Subscribe to Here’s the Deal, our politics
newsletter for analysis you won’t find anywhere else.
Thank you. Please check your inbox to confirm.
Leave your feedback
With the U.S. potentially just one week away from defaulting on its debts, members of Congress are leaving town for the Memorial Day break without a deal. The White House and House Republicans are continuing to negotiate. Lisa Desjardins reports on the latest talks.
With the U.S. potentially just one week away from defaulting on its debts, members of Congress are leaving town for the Memorial Day break without a deal. The White House and House Republicans are continuing to negotiate.
Lisa Desjardins brings us up to speed.
In the halls of power, hopes for a finish line. Top leaders were careful.
Rep. Kevin McCarthy (R-CA):
We have already talked to the White House today. We will continue to work. They're working on numbers. We're working on numbers. And we will work together.
Joe Biden, President of the United States: Our staffs continue to meet as we speak, as a matter of fact, and they're making progress. I have made clear time and again defaulting on our national debt is not an option.
But word of a possible debt ceiling deal was ringing.
Rep. Tim Burchett (R-TN):
I think they're very close. I think — I think we all know there's going to have to be some give-and-take, and I think they're right. They're very close to it.
Key conservatives like Chip Roy of Texas didn't like talk of a longer debt ceiling increase without more concessions.
Rep. Chip Roy (R-TX):
Yes, my antenna is up that does not seem to me to meet what our expectations are in terms of transformative, substantive fiscal reforms necessary to raise the debt ceiling.
On Twitter, Republican Senator Mike Lee of Utah threatened to hold up any bill without substantial reform, potentially jeopardizing default.
And progressives like New York Congressman Jamaal Bowman insisted the debt ceiling should be raised with no concessions.
Rep. Jamaal Bowman (D-NY):
Very concerned. I mean, again, we — Republicans, McCarthy raised the debt limit three times under Trump. Now, because a Democratic — a Democrat is in the presidency, now he has an issue with that? That's politics. That's not governance.
Dozens of Democrats took to the House floor hoping to tilt a deal left.
Extreme MAGA Republicans have needlessly manufactured an economic crisis.
Don't make Americans pay for Republican hypocrisy.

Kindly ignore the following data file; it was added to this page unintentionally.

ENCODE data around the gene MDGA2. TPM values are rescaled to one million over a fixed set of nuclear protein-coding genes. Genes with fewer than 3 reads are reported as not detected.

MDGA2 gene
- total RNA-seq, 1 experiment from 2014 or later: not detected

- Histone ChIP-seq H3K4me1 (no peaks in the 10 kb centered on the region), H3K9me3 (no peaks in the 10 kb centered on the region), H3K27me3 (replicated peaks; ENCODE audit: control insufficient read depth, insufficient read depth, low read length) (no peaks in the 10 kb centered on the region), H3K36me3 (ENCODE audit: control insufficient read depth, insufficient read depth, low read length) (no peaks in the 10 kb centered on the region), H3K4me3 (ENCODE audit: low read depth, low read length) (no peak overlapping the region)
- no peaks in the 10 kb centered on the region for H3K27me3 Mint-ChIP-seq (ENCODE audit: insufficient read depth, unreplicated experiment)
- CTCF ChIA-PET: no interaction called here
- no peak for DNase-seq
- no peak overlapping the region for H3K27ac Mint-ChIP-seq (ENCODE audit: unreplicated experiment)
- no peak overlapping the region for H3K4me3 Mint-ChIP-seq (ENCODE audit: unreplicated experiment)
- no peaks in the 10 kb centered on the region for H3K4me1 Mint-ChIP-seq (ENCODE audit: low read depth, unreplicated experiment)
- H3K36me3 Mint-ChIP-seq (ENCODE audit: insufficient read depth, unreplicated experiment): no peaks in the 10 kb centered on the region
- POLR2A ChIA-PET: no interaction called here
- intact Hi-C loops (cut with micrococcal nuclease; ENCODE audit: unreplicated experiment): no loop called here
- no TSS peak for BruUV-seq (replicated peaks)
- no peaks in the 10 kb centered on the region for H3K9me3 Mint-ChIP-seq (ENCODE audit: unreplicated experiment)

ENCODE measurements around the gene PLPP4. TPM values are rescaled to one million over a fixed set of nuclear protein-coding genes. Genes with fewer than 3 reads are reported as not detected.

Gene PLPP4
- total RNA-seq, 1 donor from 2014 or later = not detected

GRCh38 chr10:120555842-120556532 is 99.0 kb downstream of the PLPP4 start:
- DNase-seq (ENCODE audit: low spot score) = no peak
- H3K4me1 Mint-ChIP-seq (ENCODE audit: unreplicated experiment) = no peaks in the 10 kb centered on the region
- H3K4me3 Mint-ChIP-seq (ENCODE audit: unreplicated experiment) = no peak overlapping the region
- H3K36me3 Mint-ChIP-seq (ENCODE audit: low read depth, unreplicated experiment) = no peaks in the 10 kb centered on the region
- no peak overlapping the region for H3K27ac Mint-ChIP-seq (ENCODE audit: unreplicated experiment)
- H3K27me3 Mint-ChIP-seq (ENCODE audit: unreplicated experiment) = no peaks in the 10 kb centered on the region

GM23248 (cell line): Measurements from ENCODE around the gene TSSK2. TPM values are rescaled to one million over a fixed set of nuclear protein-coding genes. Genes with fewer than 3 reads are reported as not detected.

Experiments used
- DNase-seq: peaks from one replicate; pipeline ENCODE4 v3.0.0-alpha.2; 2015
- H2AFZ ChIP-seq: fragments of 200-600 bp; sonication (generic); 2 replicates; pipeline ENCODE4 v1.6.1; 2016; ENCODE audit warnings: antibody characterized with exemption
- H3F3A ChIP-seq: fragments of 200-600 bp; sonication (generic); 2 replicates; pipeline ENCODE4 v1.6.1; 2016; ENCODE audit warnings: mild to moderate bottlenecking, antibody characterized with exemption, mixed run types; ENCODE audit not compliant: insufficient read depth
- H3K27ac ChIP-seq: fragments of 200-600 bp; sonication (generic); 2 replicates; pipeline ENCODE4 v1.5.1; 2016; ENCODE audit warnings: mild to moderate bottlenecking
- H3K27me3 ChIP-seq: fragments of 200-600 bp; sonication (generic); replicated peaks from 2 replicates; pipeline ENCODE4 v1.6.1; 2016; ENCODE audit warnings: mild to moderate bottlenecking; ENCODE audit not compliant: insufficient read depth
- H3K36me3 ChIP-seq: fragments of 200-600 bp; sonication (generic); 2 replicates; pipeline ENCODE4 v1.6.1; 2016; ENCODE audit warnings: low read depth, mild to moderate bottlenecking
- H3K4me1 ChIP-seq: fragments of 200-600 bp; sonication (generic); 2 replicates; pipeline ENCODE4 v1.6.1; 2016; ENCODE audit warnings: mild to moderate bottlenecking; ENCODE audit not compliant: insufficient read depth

But very few people are actually in the behind-closed-doors talks.
One of them, Republican Patrick McHenry of North Carolina, summed things up.
Rep. Patrick McHenry (R-NC):
Nothing's resolved. Nothing's resolved. And everyone wants to think you can lock up and bank something. You can't bank anything until you actually have a complete deal.
Lisa joins us now to break down the very latest on these talks.
Lisa, I keep hearing this word progress from the White House and from House Republicans. When are we going to hear the word agreement, deal? When is that going to happen?
There's no deal until all of this comes together. And we can report, my reporting, along with Laura Barron-Lopez's reporting in the last day, is that the talks have moved towards what Democrats are asking for, is a longer increase in the debt ceiling, maybe even two years.
But Republicans like Chip Roy, they want more concessions for that. And that's one of the hangups now. But, otherwise, they have gotten closer on spending cuts, very close on something called permitting reform, but very tangled up over work requirements for food stamps, SNAP benefits, they are called. That is a real dividing line.
And that also includes some money that affects the bottom line here. So that's what they're working on tonight, and also both sides trying to figure out if they have enough votes on either side to get through what is shaping up to be a possible deal, today, tomorrow, critical days.
And Republicans have said all along they want concessions on spending cuts. What exactly are they looking for?
Earlier this week, we looked at the debt itself, which is one side of the coin here.